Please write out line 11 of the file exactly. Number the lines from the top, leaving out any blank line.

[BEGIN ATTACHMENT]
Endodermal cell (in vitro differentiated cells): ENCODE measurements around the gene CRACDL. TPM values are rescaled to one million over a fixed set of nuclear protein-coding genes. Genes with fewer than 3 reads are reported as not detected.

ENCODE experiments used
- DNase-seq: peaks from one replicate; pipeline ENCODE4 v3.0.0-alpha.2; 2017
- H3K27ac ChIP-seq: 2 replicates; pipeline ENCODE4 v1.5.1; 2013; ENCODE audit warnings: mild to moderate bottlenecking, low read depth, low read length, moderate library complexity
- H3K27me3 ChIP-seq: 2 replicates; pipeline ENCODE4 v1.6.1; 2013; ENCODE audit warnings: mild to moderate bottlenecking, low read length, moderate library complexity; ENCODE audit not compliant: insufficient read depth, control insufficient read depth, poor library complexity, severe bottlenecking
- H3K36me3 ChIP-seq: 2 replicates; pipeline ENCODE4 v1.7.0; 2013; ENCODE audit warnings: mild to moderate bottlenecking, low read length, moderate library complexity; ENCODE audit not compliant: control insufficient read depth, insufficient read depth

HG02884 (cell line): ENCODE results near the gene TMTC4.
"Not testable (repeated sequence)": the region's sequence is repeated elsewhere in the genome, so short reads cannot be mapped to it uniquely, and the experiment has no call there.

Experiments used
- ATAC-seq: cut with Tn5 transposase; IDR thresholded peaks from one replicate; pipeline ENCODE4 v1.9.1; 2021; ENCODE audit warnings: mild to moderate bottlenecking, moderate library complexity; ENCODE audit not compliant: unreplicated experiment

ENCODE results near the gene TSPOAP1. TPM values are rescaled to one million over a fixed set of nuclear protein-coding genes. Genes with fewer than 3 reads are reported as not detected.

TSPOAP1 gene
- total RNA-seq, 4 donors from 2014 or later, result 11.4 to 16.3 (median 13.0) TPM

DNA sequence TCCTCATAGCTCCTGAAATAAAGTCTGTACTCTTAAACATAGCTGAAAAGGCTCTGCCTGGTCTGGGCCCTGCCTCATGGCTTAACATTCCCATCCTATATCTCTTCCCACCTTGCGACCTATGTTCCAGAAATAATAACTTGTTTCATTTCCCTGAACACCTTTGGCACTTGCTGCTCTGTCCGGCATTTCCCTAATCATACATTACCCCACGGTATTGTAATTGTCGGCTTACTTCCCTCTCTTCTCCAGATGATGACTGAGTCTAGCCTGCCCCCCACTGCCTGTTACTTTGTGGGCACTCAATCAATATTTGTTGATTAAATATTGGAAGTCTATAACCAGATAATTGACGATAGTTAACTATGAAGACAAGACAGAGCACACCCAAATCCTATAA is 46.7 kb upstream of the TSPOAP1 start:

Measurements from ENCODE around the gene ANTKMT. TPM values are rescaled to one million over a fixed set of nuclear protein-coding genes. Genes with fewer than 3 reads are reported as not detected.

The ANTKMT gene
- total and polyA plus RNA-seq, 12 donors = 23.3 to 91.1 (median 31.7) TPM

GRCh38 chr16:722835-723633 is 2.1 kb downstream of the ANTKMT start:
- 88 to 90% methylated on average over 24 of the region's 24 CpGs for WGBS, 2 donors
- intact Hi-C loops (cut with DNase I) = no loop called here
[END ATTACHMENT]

ENCODE results near the gene TSPOAP1. TPM values are rescaled to one million over a fixed set of nuclear protein-coding genes. Genes with fewer than 3 reads are reported as not detected.